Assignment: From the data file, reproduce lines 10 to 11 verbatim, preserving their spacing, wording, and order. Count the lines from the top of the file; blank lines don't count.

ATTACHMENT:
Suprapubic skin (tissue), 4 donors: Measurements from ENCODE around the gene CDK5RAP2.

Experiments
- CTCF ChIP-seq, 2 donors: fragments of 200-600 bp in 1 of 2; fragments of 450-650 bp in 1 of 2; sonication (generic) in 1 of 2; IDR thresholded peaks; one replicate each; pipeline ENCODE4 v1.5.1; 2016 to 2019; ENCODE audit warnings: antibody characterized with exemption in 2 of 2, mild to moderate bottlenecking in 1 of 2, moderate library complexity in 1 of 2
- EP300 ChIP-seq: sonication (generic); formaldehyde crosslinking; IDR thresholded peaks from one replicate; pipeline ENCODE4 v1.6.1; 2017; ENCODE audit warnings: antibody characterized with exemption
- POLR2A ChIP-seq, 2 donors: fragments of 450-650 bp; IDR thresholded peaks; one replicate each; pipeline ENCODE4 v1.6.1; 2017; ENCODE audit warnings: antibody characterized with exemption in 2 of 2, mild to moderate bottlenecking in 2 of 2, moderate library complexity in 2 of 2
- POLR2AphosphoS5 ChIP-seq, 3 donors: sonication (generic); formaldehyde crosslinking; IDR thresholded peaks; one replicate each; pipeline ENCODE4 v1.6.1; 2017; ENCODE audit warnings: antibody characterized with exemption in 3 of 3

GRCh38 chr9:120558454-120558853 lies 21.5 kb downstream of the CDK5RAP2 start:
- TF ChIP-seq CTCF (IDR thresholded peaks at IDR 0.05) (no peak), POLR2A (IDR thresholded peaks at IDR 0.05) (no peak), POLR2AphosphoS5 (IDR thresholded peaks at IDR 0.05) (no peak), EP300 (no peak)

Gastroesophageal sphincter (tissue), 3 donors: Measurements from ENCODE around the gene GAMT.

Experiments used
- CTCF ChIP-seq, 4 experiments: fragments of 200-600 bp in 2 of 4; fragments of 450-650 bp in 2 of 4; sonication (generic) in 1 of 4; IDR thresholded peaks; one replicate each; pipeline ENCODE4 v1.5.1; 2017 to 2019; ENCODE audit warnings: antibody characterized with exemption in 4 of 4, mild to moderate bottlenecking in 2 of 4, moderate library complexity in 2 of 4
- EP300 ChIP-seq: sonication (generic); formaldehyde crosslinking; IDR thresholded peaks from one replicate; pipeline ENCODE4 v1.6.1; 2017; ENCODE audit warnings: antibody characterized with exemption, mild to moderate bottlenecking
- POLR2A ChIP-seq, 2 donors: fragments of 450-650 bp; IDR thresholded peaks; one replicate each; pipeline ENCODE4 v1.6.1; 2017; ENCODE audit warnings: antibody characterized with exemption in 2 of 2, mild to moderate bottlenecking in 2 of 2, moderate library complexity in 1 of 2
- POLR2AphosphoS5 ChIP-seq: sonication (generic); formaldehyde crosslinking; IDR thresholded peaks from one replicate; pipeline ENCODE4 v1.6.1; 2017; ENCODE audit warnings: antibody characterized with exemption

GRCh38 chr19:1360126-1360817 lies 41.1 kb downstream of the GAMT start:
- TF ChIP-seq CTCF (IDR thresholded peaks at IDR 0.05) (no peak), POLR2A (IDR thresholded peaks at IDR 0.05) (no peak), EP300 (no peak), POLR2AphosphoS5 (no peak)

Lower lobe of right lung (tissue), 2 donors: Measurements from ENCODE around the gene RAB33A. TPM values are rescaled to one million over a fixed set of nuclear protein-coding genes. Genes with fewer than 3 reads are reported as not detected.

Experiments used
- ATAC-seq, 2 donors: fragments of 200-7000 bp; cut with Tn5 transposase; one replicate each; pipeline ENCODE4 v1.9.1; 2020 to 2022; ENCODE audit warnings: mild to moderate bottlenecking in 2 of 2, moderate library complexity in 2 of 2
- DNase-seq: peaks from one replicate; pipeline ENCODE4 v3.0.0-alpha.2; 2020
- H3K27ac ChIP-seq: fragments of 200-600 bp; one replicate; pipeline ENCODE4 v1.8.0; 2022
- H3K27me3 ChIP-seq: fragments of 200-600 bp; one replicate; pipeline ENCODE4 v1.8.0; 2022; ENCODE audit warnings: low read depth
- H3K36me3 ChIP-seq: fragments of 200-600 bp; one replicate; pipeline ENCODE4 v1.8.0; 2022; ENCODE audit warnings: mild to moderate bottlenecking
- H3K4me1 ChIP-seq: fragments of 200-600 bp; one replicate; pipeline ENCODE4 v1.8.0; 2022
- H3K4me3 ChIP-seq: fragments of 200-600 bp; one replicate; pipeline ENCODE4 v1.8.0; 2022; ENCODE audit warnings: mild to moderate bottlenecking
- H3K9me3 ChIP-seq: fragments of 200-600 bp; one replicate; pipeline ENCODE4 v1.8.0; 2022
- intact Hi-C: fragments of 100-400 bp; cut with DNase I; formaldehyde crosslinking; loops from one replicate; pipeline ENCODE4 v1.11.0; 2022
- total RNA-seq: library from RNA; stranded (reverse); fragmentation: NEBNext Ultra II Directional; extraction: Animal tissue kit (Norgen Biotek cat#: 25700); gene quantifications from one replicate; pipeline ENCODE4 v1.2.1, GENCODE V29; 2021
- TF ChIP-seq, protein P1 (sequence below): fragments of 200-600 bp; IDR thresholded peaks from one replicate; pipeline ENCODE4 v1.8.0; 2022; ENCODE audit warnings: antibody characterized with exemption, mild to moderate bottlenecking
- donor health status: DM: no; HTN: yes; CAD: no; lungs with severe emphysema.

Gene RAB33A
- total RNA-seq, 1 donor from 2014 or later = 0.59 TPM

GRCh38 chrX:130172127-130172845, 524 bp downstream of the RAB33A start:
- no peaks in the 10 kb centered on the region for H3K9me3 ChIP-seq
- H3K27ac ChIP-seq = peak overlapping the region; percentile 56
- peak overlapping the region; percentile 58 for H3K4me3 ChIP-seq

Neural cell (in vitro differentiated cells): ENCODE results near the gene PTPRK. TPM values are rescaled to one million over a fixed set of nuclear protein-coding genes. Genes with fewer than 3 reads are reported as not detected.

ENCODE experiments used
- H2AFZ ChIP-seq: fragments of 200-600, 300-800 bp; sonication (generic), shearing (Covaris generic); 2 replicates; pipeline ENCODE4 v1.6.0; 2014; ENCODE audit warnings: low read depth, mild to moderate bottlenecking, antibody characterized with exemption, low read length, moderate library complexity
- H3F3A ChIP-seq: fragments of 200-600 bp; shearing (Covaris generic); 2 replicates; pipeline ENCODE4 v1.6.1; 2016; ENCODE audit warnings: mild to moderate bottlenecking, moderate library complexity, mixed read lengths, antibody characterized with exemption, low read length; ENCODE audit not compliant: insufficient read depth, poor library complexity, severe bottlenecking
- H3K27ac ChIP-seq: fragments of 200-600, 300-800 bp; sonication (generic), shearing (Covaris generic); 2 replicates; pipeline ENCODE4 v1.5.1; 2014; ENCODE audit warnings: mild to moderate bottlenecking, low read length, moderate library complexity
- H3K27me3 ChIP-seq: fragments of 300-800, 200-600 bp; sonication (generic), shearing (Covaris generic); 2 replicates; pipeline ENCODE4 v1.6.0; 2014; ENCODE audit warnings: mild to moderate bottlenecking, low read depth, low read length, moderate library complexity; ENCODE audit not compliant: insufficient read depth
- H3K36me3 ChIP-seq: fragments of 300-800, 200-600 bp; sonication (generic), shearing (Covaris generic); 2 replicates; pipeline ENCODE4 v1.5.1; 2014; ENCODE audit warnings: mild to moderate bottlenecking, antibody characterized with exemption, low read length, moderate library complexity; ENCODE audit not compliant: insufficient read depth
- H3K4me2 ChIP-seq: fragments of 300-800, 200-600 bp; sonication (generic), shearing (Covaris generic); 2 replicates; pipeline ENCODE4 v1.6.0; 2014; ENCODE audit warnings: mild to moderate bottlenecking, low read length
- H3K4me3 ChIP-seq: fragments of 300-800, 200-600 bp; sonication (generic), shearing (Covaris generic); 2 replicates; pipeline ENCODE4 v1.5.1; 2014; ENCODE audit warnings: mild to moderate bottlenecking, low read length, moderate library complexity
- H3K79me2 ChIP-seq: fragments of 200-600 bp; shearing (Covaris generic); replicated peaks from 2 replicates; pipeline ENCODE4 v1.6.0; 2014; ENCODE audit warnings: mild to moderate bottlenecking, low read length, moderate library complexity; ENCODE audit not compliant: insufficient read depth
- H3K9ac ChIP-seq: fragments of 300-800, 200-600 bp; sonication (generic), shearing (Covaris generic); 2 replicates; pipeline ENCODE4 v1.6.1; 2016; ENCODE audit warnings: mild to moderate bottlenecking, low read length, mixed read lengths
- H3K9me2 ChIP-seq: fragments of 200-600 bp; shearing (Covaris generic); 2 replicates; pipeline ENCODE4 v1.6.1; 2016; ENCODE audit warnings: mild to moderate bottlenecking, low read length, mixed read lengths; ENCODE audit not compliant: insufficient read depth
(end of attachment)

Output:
Experiments used
- CTCF ChIP-seq, 4 experiments: fragments of 200-600 bp in 2 of 4; fragments of 450-650 bp in 2 of 4; sonication (generic) in 1 of 4; IDR thresholded peaks; one replicate each; pipeline ENCODE4 v1.5.1; 2017 to 2019; ENCODE audit warnings: antibody characterized with exemption in 4 of 4, mild to moderate bottlenecking in 2 of 4, moderate library complexity in 2 of 4